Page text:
Fun tales and advice for the independent traveller to China. Lots of pics.
There was a time when tourists needed to join a group or hire a guide to visit China. Those days have gone but the myth remains. Part of the problem is the description that is often applied to the country.
We're still told that China is an emerging economy. This gives the impression of inadequate transport, substandard accommodation, poor sanitation and all those other things associated with the "underdeveloped world".
Admittedly, there are regions of China that are still "emerging". Others have most definitely "emerged". It would be no exaggeration to say that there are as many people in China with a comfortable standard of living as there are in Western Europe or the USA.
What's more, the housing and public amenities, in those parts of China that have "emerged", are newer and more modern than in Europe and America. The parts I am talking about are mainly on the coast. There is still a big east- west divide in China.
You can, of course, join a group to visit Beijing and Shanghai or tour the picturesque towns along the Grand Canal. But there's no need. The whole eastern region of the country is well equipped to receive tourists. Most tourists are Chinese but a fair sprinkling come from outside the country. Since you are reading this, I can safely assume that you speak English. The Chinese have an amazing ability to learn foreign languages and English tops the list. You won't have too much trouble finding someone who can understand you. My frustration has been in trying to practise my limited Chinese. Too many people want to practise English.
You will find all sorts of accommodation from five-star to no-star. It's amazing just how little impact communism has had on the deeply ingrained Chinese desire to do business. Go north into the former Soviet Union and you will see what I mean.
Booking a hotel or even a guesthouse, in China, can usually be done over the internet in English. There is an extensive network of backpacker hostels and similar accommodation, often run by Westerners.
The metro system in the big cities is modern, safe and easy to use. Place names are given in both Chinese characters and Roman (ABC). Information boards and public address systems provide advice in Mandarin (official Chinese) and English. Intercity trains are modern and run on time.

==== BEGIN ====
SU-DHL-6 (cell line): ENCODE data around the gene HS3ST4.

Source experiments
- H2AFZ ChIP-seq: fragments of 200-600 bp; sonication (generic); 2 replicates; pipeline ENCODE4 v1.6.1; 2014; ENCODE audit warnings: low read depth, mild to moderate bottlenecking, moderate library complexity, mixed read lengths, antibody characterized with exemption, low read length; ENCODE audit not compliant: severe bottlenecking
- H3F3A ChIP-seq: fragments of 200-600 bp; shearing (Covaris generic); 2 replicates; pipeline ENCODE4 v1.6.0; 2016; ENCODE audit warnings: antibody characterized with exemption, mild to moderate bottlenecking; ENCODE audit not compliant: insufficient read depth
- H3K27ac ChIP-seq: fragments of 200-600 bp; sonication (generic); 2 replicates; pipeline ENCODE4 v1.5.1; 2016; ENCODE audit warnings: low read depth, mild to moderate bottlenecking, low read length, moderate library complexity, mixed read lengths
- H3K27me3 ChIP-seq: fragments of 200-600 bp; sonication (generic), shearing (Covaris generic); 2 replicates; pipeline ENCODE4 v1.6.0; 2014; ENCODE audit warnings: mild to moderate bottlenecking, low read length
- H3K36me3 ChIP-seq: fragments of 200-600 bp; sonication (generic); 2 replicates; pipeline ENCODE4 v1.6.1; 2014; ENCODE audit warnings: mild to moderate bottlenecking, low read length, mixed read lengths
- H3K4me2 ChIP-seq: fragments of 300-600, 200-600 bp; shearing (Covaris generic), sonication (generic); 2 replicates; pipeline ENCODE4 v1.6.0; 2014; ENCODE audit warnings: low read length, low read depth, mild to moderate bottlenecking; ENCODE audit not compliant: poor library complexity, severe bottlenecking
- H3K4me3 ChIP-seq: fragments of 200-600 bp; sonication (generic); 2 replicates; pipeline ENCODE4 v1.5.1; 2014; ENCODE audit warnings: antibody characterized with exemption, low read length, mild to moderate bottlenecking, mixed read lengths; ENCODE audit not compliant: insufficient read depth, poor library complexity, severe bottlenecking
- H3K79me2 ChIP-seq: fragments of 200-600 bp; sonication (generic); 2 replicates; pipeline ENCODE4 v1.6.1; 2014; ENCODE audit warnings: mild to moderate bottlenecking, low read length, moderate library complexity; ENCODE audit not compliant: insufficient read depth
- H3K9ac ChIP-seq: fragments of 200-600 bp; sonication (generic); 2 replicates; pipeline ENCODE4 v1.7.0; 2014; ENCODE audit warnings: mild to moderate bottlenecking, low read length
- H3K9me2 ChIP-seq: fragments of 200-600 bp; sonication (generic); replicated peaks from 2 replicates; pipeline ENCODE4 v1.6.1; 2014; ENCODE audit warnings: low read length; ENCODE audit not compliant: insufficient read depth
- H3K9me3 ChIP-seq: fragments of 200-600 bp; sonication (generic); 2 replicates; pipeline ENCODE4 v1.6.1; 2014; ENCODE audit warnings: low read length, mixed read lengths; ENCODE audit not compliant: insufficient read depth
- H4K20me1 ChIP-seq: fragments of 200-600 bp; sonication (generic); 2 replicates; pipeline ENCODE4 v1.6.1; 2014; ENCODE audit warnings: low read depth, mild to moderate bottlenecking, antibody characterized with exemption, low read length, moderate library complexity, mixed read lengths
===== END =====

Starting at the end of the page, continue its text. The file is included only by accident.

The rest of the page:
The Chinese are exceedingly sociable. They are used to meeting people who don't speak their own language since China has a huge number of different languages (like Europe).
At daybreak, you will find people in the parks practising their early morning exercises (young and old) or jogging (young). In the evenings many people eat out rather than cook at home. There is a marvellous hustle and bustle. Take the usual precautions when in a big crowd. China is a fairly safe place for travellers but has its problems like everywhere else.
In other stories I talk about travelling out West in China. Things are different there. You may need a permit to visit certain places and it may be advisable to have a guide.
There are 1,300 million of them and they're all called Chinese. The European Union has a third that number. They are all called Europeans but no one expects them to be the same. We recognise that Bulgarians are different from Spanish and Italians from Danes. The same goes for China. Thirty percent of the population is officially recognised as belonging to minority groups. In Britain they would be called nations (English, Scots, Welsh). The rest of the Chinese population is classed as Han.
Don't think of the Han as being all the same. For starters, they don't all speak the same. The Shanghai "dialect" is as different from the official Beijing "dialect" (Mandarin) as English is from broad Irish or Scots. Cantonese, sounds so different that even foreigners can tell it apart from Mandarin.
The big unifying factor is writing. Most Chinese characters do not spell out sounds. They convey meaning (like our traffic signs). As a consequence, people with totally different languages can communicate through writing. You will see Chinese handing one another writing pads. They're not asking for an address. They want the other person to write down what they are saying so they can understand.